Friday, June 24, 2016

Compare the pop Christian music to the Psalms...

Where have all the dark themes of sin, death, struggle, suffering, and pain gone?  You cannot find them in most pop Christian music or in the contemporary songs used by evangelicals (and others) in worship.  Listen to the Christian music of radio and praise bands and you will soon notice how light and fluffy popular Christian music has become.  It does not echo the deep wrestling with sin, struggle, and death like the great hymns of old and it surely represents a disconnect between the Biblical song/hymn book of the Psalms.

One author has called pop Christian music the cotton candy of modern Christian piety and worship.  He is not far off.  Too many make the worship wars over music a matter of style or of the instruments used to accompany this music.  That is not the case.  It is surely and strictly a matter of content -- do the joyful love songs of pop Christian singers and praise band worship show any connection to the hymns of old that dealt with pain, feeling distance from God, struggles and doubt, and even death?  Do the modern hymns wrestle with the dark side of mortal life as do the Psalms?  Does this present a false or distorted view and expectation of Christian faith and life?

A few weeks ago we sang "Be Still My Soul" and on the way out so many were dabbing tears from their eyes and bolstering themselves in the face of words that speak to the wounds and worries of authentic Christian life and to the power of the Gospel to speak peace when there is no peace.  That is not the only hymn to do so -- indeed the Lutheran Service Book is filled with them.  But this is not a mere contrast of pop Gospel songs with the sturdy hymns of old.  This is also about the disconnect between what many Christians listen to on their Ipods and phones and what they experience on Sunday morning with the Psalms, with Scripture itself.

Last month I had a couple of funerals and used in one Psalm 106 and in another Psalm 90.  Psalm 106 includes the urgent prayer for the Lord to remember the wounded, those who grieve the struggles of this mortal life and the loss of those whom they love.  Psalm 90 speaks not only of our hope but of the wrath of God, of the reality of sin, and of the God who would not only rescue us from our struggles but teach us to number our days and apply our hearts to wisdom.  Unless you limit yourself to Psalm 23 alone, the Psalms must be edited to prevent them from admitting and confessing the burdens of this mortal life, the reality of our daily and life-long struggles, and the sin that would surely condemn us for an eternity were it not for the mercy of God.

The problem with most pop Gospel music is not how it sounds (though the sensuality of the sound can indeed be an issue) nor is it with the instruments used to accompany it (though the lack of melodic instrument does condemn some of this music to hearing and not to singing).  The problem with most pop Gospel music is that it gives a completely false picture of our lives in Christ.  To put it in terms of CS Lewis books, where is the problem of pain, where is grief observed. . .   Brahms Requiem is certainly not the typical requiem in form or text and yet it is blunt, painfully blunt, about the we who have gone astray, about the flower that fades, about the number of days with which the Lord has afflicted us.  Read through the great hymns of old and they are certainly not Disney fantasy like so much of pop Christian music has become.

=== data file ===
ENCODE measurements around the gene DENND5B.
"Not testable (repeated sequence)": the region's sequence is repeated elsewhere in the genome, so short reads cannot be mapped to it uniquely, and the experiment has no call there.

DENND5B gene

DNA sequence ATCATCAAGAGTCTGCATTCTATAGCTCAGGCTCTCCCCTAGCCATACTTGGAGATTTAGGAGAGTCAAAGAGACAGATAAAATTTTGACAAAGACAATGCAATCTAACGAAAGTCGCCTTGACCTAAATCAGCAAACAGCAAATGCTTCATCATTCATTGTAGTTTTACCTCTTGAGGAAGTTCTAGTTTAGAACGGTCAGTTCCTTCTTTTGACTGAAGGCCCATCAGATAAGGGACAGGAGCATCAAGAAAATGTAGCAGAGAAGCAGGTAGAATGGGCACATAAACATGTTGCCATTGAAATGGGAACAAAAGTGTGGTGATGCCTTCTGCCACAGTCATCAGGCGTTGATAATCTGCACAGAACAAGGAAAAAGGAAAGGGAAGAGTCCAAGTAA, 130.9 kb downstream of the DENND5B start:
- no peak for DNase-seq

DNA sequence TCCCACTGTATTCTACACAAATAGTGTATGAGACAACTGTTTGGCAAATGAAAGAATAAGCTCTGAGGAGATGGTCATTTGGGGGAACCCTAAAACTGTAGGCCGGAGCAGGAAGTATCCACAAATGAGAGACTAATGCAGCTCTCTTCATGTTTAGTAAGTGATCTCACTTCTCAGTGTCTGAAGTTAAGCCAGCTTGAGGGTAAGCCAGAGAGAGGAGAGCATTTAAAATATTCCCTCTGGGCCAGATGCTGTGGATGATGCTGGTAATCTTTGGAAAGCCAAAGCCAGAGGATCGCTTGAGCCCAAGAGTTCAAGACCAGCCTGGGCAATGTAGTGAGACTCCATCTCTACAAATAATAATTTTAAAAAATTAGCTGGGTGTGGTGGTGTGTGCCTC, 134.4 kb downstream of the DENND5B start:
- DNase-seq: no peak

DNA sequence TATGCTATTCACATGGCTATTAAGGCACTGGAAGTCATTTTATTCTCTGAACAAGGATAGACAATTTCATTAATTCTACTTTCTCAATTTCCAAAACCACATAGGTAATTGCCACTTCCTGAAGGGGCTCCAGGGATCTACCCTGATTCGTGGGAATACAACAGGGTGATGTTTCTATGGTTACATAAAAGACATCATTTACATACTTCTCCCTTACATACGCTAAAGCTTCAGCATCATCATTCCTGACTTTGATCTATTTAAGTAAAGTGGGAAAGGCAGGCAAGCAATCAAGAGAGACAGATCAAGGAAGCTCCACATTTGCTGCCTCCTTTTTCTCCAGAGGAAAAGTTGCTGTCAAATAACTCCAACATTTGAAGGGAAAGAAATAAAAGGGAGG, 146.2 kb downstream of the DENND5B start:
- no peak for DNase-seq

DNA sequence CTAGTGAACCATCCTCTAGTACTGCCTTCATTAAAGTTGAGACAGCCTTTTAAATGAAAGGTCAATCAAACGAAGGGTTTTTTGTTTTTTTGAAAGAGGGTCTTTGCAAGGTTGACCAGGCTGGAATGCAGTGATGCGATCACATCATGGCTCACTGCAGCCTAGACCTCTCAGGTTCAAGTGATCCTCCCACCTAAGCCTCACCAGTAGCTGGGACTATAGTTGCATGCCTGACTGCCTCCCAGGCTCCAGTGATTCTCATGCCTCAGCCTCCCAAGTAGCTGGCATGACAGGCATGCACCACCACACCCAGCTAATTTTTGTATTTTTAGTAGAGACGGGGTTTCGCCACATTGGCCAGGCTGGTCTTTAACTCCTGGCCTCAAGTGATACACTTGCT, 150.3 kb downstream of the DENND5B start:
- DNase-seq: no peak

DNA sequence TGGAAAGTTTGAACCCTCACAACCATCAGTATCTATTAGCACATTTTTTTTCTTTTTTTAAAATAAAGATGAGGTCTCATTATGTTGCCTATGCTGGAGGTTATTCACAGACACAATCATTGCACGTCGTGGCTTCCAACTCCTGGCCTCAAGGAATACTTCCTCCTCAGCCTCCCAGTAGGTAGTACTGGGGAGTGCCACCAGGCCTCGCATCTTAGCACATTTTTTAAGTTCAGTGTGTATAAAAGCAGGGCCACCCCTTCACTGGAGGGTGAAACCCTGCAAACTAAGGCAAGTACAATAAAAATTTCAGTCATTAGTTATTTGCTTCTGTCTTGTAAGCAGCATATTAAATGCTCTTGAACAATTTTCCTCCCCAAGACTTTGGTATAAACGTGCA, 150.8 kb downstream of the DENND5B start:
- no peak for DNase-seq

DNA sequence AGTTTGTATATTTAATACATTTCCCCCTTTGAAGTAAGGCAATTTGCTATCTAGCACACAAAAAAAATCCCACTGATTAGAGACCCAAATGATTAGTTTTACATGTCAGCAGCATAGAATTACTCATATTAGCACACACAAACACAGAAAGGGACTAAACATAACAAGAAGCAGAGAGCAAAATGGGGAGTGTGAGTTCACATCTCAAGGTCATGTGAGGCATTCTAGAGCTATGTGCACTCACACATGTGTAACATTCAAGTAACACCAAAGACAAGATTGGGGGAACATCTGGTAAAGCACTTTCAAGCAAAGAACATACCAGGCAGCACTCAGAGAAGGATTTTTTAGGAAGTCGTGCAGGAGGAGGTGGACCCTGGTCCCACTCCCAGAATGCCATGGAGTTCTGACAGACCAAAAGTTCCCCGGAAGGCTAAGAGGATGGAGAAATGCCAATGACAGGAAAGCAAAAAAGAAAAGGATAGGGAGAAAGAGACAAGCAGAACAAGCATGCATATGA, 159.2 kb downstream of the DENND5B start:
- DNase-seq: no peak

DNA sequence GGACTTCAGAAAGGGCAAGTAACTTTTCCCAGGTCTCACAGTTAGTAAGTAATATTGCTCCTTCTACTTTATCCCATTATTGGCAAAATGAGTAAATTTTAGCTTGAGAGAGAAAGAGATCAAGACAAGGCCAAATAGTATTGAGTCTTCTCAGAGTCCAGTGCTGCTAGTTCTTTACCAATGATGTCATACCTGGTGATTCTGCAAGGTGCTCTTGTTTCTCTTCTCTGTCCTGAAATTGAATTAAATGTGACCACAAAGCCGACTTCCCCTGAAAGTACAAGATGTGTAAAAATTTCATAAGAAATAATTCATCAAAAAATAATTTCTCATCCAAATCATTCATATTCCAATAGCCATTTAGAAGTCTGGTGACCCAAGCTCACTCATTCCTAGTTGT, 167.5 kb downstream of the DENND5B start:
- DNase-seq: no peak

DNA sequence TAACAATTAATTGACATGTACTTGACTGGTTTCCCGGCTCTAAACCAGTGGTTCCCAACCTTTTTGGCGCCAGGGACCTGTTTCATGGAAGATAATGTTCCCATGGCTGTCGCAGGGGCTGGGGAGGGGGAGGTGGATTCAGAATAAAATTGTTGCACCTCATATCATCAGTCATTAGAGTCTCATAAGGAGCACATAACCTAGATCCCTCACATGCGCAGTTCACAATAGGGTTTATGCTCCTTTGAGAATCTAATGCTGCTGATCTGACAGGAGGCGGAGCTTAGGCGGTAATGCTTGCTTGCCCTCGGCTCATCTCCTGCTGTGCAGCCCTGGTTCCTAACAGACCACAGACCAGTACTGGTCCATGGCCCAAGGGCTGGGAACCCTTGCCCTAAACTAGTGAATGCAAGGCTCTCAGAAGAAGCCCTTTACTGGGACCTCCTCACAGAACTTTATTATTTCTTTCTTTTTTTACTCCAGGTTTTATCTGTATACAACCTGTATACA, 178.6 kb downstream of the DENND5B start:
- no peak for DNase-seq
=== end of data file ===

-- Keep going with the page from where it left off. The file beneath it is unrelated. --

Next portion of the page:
Our people need to sing with the Psalmist and with the great hymn writers of old -- sing through the suffering, sing through the pain, sing in the longing for comfort, sing the plea for God to remember and deliver, and sing the promise of relief which we yearn to know.  Life in Christ is not easy.  It is not a cake walk.  When everything is going well, it often seems like we need God very little but when life comes crashing down upon us, when we know not how to pray or praise or what to say, then we need to hear from the Psalmist and from the hymns of old:


David Gray said...

In fairness there are a handful of thoughtful Christian pop sources. Michael Card comes to mind, he did a fantastic nine minutes reflection on Job. Some of Petra's old work could be thoughtful as well. But most of it is dreck.

John Flanagan said...

Generalizations about Gospel music and some contemporary Christian songs verses the old hymns need not be considered an issue of which is more "biblical" or doctrinally pure. There are some good and some mediocre songs in all these genres. A hymn written in the "Kings English" 400 years ago may be lyrically difficult for many people born in this century, and therefore they would not relate to it. An old black spiritual song composed by an illiterate field worker or slave may capture more feeling and devotion than a song carefully constructed by a renowned theologian. We should evaluate each song on an individual basis.

Chris said...


Typical b.s. about how people are too stupid today to understand or "relate" to something written 400 years ago. This is nothing more than sanctioning the dumbing down of society and pandering to the lowest common denominator. Besides, your insistence about feelings is nothing more than pietistic claptrap. Good theology is not about feelings; it is about, first and foremost, the truth. The poetics of hte psalms and lyrics of good hymns capture that. The anthropocentric nature of modern praise music and its vapid and meaningless platitudes is so contrarian to the gospel that it cannot possibly proclaim the Gospel of Christ, only the gospel of feelings.